Australia schooled in the wiles of Howard's way


AS AUSTRALIA prepare for the international against Ireland at Lansdowne Road on Saturday, one of the men plotting their strategy and tactics is forward coach Jake Howard. He brings to that task a very broad canvas of experience and a very thorough knowledge of Irish rugby.

The 51-year-old Howard, a law graduate of Sydney University, won seven caps for Australia at prop forward between 1970 and 1973. As he puts it himself, "it was not an international career that went uninterrupted".

He knew well the frustration and disappointment of being dropped on a few occasions. Having gained the ultimate honour as a player, his contribution in the coaching sphere at different levels has been immense. He is unquestionably one of the people who has lifted Australian rugby to a level where, on a consistent basis, they are a match for the best in the game. They are one of three countries to. win the World Cup.

He is on his third visit to Ireland as a coach to the national team. He was here in 1991 with the World Cup winning side and, back again in 1992 with a touring side. After a brief rest, he was appointed assistant to national coach Greg Smith for a two-year term that runs until next season. He also has had two spells as coach to Dublin club Wanderers - after the 1992 tour and for a period last season before he returned to his home in Brisbane.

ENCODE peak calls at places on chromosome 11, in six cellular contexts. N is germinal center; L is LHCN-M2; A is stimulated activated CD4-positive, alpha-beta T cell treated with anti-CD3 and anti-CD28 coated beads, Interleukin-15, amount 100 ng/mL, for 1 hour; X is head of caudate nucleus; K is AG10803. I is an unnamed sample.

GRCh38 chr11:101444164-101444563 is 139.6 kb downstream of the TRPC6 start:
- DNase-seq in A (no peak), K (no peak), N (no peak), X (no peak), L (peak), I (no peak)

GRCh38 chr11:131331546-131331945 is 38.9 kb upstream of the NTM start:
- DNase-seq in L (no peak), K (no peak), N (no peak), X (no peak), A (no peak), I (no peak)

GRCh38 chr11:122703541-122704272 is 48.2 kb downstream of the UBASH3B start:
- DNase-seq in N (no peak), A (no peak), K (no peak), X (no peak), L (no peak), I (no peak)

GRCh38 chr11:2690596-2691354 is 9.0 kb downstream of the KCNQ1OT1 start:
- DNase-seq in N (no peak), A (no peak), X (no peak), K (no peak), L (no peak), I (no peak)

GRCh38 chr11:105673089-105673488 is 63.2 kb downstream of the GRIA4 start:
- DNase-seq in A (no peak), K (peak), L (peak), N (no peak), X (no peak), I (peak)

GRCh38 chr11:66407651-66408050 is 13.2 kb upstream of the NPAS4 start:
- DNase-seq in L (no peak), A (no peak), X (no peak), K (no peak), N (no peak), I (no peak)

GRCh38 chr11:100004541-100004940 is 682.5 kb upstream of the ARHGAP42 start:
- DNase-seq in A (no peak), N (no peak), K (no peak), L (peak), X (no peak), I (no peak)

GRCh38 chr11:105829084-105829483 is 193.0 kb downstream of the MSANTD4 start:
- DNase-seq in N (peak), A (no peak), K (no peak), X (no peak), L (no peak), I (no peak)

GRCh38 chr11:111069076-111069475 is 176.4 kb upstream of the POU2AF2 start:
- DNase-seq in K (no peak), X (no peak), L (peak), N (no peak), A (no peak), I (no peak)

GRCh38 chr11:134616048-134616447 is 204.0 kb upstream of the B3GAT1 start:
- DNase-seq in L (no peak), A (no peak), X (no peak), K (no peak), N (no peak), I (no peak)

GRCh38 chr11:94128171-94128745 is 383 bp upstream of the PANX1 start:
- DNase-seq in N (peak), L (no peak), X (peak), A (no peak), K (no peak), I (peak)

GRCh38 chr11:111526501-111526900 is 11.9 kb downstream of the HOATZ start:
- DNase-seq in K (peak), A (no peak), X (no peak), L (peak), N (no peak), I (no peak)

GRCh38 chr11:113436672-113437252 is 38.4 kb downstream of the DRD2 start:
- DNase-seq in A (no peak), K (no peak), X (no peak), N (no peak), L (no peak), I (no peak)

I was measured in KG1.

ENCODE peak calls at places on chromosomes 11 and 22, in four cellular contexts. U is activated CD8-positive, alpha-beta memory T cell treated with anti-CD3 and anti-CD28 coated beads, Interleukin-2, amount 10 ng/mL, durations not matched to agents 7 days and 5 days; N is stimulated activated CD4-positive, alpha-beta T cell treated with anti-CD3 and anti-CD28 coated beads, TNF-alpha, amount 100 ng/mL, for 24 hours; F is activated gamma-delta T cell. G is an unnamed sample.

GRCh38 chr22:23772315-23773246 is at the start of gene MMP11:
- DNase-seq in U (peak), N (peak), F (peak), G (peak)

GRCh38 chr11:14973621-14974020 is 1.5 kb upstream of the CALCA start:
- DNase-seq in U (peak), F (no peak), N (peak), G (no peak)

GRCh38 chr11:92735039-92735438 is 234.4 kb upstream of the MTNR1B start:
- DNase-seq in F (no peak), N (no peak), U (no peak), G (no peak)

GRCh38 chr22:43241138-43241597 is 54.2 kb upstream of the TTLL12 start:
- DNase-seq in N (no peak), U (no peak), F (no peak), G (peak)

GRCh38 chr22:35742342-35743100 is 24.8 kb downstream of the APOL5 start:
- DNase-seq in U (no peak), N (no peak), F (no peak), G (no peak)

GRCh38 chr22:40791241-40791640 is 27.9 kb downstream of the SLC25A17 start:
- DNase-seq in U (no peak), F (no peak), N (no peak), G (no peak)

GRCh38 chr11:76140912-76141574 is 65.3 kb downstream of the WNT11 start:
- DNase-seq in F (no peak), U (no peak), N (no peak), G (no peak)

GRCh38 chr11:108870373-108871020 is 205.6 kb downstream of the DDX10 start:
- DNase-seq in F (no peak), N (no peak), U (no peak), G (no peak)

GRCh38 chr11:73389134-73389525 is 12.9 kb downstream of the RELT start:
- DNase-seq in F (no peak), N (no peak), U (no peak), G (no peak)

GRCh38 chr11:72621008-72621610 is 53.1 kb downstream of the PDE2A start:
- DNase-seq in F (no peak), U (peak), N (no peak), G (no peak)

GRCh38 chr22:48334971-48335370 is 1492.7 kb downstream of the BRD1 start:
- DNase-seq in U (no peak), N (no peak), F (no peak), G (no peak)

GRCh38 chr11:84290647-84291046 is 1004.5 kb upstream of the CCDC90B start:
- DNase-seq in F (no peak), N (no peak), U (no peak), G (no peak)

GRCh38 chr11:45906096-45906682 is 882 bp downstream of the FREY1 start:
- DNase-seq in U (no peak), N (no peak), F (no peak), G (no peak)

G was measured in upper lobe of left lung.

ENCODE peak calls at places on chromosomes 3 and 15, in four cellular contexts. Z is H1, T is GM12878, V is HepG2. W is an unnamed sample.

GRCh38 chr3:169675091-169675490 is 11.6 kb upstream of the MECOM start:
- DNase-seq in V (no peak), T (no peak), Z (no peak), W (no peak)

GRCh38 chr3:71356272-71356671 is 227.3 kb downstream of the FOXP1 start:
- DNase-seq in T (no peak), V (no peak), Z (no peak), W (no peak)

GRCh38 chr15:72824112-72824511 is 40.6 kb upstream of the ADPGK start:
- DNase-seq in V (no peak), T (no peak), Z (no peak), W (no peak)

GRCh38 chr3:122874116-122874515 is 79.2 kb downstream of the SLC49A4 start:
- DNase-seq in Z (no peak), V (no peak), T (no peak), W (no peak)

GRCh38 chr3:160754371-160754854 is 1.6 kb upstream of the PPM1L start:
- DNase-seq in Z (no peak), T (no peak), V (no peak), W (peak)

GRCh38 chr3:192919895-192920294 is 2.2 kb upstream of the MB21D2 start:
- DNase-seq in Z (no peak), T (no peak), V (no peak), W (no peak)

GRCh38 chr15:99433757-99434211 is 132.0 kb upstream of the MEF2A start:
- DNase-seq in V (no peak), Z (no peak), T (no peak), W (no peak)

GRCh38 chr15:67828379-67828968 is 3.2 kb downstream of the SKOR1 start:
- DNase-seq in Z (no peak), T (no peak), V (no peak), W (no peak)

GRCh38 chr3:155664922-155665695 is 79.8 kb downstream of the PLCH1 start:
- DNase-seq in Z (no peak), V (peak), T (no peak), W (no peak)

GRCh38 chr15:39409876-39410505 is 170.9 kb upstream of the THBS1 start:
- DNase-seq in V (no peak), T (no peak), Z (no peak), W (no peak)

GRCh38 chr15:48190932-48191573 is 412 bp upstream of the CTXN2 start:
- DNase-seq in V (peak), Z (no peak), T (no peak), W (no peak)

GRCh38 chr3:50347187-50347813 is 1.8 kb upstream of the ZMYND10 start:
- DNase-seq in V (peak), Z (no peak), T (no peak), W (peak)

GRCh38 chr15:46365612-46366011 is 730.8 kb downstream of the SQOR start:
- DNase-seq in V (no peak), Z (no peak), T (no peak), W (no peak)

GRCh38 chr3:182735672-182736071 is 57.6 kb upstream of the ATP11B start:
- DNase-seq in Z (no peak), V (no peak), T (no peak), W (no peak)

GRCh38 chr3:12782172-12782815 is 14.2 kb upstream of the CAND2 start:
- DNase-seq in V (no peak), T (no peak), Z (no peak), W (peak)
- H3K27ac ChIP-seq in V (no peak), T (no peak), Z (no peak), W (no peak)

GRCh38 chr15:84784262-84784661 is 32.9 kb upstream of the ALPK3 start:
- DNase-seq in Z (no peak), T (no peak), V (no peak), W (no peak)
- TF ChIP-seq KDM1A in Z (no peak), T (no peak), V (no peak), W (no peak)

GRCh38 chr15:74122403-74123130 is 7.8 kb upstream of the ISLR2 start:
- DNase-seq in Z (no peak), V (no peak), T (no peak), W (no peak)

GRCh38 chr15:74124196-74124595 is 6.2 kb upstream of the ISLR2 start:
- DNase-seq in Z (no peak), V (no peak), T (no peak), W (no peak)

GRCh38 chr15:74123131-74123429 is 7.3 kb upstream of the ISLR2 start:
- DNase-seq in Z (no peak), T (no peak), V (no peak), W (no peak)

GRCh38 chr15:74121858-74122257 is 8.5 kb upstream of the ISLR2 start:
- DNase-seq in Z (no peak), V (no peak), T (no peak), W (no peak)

Howard is, therefore, in a very good position to make a judgement on the Irish game. He expresses "profound respect and regard for it". He also believes that the game in Australia and in Ireland has many similarities. "We work from roughly the same playing base and, like Ireland, the schools are of crucial importance.

"Schools rugby in Ireland is excellent. When I was here with Wanderers I saw a lot of it and really enjoyed it. I believe, too, that the structure of the schools scene in this country is first class. One has only to look at the results internationally to support that view. Just like in Australia, rugby is a minority sport in Ireland and you share with us the absolute necessity of doing everything possible to keep young players involved in the game after they leave school.

"You cannot afford a fallout and neither can we. But tremendous work has been done in that area in both countries and the structures are being put in place to make sure that every encouragement is being given to young school leavers."

Rugby is very much a way of life in the Howard household. Jake's son Pat is a member of the current Wallabies squad and is on the replacement bench against Ireland. He played in the international against Scotland a fortnight ago and was injured. He is the third generation of his family to play for Australia. Jake's wife Margariete is a daughter of one of the great figures of Australian rugby Cyril Towers. He had an international career that spanned the period from 1927 to 1937.

In touring Ireland, Pat Howard is emulating the achievement of his maternal grandfather. Cyril Towers toured here with the Waratahs in 1927. He won his first cap in that match. It was basically a New South Wales team, as no rugby was played in Queensland between 1919 and 1929 and New South Wales represented Australia.